Autumn 2018 will see a significant milestone for the University of Chichester, the region, engineering and digital technology when the University’s landmark £35 million Engineering and Digital Technology Park opens for business on its Bognor Regis campus.
For engineering, the space will combine purpose-built, state-of-the-art workshops, laboratories and equipment with an innovative approach to engineering learning which takes on board input from the commercial sector – designed to produce well-rounded, creative engineers the meet current and future requirements of industry and beyond.
For digital technology, this is an opportunity for the University to build on its already excellent international reputation in the world of film, animation, special effects, gaming and supporting skills such as screenplay and score writing.
Excitingly, the Engineering and Digital Technology Park will bring together skills and expertise across both areas to create some ‘STEAM’ – Science, Technology, Engineering, Arts and Mathematics – with productive opportunities for regional businesses to get involved.
The University of Chichester is intending to change the way students are taught STEM subjects to tackle the shortage of skilled workers across the UK, through using an employee-led curriculum and focusing on applied research to develop graduates able to move across engineering, technology and creative areas.
The project is overseen by Professor Seamus Higson, Deputy Vice-Chancellor at the University, whose vision is to put STEAM into STEM by bringing together science, technology, engineering, and mathematics with the arts. It represents a substantial realignment for a University renowned for its provision in education, sports, and the humanities.
Professor Higson says: “Encouraging students and young people into STEM subjects is essential to the very future of the national market. We are changing the way we teach STEM subjects as, previously, it has tended to be undertaken in silos and some undergraduates go their full degree without closely interacting with cohorts in other years.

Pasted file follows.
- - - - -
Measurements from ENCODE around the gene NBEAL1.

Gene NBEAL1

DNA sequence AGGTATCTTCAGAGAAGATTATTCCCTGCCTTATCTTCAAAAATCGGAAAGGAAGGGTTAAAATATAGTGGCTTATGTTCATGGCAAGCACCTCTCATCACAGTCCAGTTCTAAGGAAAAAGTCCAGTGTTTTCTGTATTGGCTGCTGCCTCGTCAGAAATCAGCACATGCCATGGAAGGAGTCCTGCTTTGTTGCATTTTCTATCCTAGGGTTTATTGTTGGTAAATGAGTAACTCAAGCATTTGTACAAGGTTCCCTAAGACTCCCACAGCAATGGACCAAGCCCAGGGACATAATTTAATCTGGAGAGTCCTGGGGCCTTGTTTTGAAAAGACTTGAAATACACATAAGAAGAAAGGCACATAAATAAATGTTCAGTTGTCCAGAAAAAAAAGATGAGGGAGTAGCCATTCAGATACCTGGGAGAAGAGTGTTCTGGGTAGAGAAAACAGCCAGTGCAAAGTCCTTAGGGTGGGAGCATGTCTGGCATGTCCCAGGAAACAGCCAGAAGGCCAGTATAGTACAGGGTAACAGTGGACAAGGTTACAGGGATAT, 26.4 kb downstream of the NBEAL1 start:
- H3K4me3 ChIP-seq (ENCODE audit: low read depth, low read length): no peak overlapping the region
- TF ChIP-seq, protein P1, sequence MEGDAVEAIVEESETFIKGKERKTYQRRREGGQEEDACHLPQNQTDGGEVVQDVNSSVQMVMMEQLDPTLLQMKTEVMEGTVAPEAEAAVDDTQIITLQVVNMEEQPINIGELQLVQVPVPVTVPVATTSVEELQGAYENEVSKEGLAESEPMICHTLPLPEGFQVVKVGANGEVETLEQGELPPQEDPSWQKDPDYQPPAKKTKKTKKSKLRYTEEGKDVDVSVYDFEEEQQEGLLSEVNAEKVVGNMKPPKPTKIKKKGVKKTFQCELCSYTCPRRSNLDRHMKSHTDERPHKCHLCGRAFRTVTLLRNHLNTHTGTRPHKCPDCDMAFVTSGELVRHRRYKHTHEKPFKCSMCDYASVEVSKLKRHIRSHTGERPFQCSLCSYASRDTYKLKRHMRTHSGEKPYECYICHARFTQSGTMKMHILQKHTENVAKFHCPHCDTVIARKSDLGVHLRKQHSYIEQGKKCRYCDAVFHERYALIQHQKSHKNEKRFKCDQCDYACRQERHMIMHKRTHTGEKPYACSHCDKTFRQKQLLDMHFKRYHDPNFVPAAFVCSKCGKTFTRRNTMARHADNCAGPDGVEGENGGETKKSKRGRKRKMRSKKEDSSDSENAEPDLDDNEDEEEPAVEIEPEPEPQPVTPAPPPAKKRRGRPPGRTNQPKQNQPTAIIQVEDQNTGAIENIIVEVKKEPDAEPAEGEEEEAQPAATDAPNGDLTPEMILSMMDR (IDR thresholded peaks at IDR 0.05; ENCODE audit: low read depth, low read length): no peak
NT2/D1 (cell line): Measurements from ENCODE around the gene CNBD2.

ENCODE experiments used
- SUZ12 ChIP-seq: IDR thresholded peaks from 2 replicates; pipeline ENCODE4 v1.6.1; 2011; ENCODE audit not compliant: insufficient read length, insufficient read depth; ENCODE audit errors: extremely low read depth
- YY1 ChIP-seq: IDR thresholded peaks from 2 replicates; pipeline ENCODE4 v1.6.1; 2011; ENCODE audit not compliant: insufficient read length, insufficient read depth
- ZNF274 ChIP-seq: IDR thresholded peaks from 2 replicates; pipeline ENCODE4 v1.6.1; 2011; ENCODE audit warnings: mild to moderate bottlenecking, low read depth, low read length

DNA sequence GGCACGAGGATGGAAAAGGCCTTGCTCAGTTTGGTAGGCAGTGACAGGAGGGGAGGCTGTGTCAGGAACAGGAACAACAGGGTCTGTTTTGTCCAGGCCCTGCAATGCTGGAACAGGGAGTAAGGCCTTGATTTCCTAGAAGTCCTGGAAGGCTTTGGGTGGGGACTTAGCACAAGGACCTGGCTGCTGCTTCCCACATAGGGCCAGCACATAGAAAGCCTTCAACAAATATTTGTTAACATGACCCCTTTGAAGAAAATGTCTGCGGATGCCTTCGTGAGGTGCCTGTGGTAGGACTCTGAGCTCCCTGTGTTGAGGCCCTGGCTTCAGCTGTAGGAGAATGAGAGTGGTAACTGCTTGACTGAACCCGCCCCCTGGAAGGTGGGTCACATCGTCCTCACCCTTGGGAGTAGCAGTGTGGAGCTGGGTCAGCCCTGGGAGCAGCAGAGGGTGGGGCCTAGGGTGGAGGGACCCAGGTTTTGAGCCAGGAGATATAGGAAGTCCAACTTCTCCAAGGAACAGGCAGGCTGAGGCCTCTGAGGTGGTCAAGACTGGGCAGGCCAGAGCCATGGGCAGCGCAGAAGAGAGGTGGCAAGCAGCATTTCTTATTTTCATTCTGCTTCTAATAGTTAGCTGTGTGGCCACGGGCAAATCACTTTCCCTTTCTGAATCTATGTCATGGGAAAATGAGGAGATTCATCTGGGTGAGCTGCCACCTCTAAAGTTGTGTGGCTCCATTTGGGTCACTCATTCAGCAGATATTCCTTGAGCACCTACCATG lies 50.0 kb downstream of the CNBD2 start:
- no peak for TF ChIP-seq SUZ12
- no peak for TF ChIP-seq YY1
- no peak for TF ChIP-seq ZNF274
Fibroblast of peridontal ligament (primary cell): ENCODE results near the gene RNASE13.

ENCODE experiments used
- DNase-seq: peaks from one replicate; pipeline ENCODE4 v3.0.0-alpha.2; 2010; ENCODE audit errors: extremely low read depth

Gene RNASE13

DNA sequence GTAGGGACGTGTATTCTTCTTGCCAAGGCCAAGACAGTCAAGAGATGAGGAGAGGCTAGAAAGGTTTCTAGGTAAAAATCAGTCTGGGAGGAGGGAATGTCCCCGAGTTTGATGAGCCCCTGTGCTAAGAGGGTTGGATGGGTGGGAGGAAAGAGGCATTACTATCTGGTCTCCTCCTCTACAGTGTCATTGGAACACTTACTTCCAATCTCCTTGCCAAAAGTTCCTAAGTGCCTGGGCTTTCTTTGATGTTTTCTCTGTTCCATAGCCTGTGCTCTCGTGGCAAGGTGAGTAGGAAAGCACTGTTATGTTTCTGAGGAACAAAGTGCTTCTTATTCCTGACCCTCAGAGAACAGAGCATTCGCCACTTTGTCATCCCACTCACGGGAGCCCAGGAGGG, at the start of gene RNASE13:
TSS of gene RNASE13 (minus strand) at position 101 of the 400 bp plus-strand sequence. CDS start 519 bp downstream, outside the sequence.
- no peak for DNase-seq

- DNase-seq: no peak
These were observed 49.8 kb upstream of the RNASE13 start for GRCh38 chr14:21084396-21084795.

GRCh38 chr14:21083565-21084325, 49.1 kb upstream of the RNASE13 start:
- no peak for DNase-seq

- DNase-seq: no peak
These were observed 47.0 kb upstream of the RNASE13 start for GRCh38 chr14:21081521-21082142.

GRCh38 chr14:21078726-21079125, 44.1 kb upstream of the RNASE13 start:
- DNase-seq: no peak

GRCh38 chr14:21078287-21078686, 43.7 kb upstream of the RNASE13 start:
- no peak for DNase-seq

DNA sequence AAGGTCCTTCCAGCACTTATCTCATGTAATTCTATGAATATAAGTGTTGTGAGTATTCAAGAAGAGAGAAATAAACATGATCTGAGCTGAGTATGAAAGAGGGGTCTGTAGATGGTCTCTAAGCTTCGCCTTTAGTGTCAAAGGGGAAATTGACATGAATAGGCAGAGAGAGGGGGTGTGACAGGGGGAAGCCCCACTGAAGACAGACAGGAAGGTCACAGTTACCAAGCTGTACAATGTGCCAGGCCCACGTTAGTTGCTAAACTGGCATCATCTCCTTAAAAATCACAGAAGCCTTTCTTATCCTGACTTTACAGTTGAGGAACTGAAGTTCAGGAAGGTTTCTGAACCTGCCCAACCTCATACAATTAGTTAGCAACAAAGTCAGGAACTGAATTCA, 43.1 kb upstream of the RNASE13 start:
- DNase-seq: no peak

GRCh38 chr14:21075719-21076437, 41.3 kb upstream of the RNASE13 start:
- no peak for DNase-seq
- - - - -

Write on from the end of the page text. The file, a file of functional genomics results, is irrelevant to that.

“The industry does not work like that, they have teams from different disciplines working together. Our Tech Park will be completely interactive: glass walls surrounding the workshops with viewing platforms to see teaching and research inside our laboratories to encourage students from all years to work together.”
Opening in September the construction aims to attract 500 undergraduates and postgraduates to the University every year by 2021. It is already interesting students near and far, including 19-year-old Louise Grainger, who joined the University’s integrated foundation course after it was launched last year to make STEM degrees more accessible.
Louise, from Bognor Regis, will progress to one of the Technology Park’s engineering undergraduate degrees when it opens next autumn. She says: “I’m so excited that I will take my first steps into engineering in such an incredible place.
“I’ve always dreamt of one day working for a motor sports or F1 team and now I feel that I can achieve that ambition. The Technology Park will give me the opportunities that I’ve never had before and I can’t wait to start learning in its laboratories and workshops.”
The development has so far received the backing from over 40 industry organisations, including Rolls-Royce Motor Cars and Sony, as well as small and medium-sized enterprises which have declared a shortage of workers with STEM skills. It has been supported and part-funded with a £2.7million grant from the Higher Education Funding Council for England and an £8million grant from south coast’s Local Enterprise Partnership.
To find out more about the Engineering and Digital Technology Park at the University of Chichester visit steam.chi.ac.uk.